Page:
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Only what is forgotten dies

Lets cry for the cantaores and cantaoras who leave us, but let’s not cry for the cante, because the cante never dies. Only what is forgotten dies.

Dying is natural, as attested by the lyrics of a well-known fandango, but each death of a loved one, or the death of an admired artist, is always a big blow. Last August 4th, another great cantaordied, El Canela de San Roque, adding to a long list of cantelosses that gives us the shivers. Canela wasn’t a cantaorof the mainstream media, but the social networks were bursting, certainly because he died young yet, of a serious illness, a terrible cancer. And also because lately there seems to be a great interest for the genuine, pure cantaoreslike Canela, as a backlash against so much commercial flamenco. The same also happened when another phenomenon died, El Torta, a brilliant cantaorfrom Jerez. The best ones keep leaving us, those who thrilled our true senses, the pure and sincere cantaoresfor whom money didn’t trump the authenticity of their styles. Will canteresist the drain of these irreplaceable losses? Without a doubt, yes. Cantealways survives, because canteis above thecantaoresthemselves. Cantesurvived when Silverio Franconetti, Tomás el Nitri, Chacón, Manuel Torres, la Niña de los Peines, Tomás Pavón, Manolo Caracol, Antonio Mairena, Enrique Morente and Camarón passed away. The geniuses leave, but they leave us their work, which is what make the geniuses immortal. And their works stay here, like a school for other performers, as a reference for other geniuses, for the study and analysis of flamenco critics and flamencólogos. It has always been like that, and it will always be, forever and ever, amen. Fortunately, in cante jondothere is a new generation of artists, of good performers, witnessing to that truth. I will forget some, but watch out for Jesús Méndez, Rancapino Chico, David Palomar, Samuel Serrano, Antonio Reyes, Pedro el Granaíno, La Yiya, Toñi Fernández, Anabel Valencia, Rocío Márquez or Marina Heredia. They, among others, have the obligation to move forward this art of cante jondo, which will never die with the death of their performers, be them geniuses or not, just like filmmaking doesn’t die with the deaths of actors, or like bullfighting doesn’t die with the death of bullfighters. Each genius puts on a brick in this unending building that is cante flamenco, which has deep foundations, solidly anchored to the earth. Lets cry for the cantaores and cantaoras who leave us, but let’s not cry for the cante, because the cante never dies. Only what is forgotten dies.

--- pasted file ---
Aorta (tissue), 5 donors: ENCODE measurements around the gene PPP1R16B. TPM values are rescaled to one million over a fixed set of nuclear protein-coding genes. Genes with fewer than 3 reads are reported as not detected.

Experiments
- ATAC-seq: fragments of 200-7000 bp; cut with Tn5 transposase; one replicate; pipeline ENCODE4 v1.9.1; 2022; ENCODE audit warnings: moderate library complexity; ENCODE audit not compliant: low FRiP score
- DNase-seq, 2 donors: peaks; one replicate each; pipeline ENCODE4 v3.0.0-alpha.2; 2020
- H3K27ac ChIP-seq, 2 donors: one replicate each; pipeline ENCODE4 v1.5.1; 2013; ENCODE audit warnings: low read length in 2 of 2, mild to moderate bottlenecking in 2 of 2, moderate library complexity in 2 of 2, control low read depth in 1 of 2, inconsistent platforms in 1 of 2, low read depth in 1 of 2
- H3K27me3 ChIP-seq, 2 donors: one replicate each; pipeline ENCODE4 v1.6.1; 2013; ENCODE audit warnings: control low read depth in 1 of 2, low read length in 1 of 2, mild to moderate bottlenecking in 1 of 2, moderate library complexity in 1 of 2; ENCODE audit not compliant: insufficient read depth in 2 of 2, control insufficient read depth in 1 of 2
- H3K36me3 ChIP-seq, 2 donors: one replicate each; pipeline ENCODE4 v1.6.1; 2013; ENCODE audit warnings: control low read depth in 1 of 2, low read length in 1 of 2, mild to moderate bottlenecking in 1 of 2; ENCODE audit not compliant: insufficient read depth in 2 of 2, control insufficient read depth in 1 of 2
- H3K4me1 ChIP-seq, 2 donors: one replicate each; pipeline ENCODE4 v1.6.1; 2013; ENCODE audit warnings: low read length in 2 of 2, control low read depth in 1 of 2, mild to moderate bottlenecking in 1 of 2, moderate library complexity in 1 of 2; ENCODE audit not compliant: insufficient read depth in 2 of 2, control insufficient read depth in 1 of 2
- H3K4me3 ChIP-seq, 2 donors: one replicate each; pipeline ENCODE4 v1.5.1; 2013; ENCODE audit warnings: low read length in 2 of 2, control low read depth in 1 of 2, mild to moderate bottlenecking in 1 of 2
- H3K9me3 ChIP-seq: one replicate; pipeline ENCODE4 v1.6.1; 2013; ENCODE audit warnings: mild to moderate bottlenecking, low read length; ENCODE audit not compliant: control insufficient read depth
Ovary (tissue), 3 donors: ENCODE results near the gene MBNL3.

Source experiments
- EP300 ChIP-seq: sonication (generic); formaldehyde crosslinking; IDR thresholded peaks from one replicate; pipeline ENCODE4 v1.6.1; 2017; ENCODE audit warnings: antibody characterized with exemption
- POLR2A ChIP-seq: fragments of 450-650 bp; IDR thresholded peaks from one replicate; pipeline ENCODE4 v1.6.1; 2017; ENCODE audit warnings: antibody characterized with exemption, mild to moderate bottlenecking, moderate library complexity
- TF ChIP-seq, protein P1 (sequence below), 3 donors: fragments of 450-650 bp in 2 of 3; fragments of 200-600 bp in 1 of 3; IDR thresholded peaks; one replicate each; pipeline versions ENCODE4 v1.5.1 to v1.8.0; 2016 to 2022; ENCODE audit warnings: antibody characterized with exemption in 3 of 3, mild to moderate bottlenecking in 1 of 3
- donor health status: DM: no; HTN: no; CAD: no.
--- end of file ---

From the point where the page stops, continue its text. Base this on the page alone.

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Arahal, Sevilla, 1958. Crítico de flamenco, periodista y escritor. 40 años de investigación flamenca en El Correo de Andalucía. Autor de biografías de la Niña de los Peines, Carbonerillo, Manuel Escacena, Tomás Pavón, Fernando el de Triana, Manuel Gerena, Canario de Álora...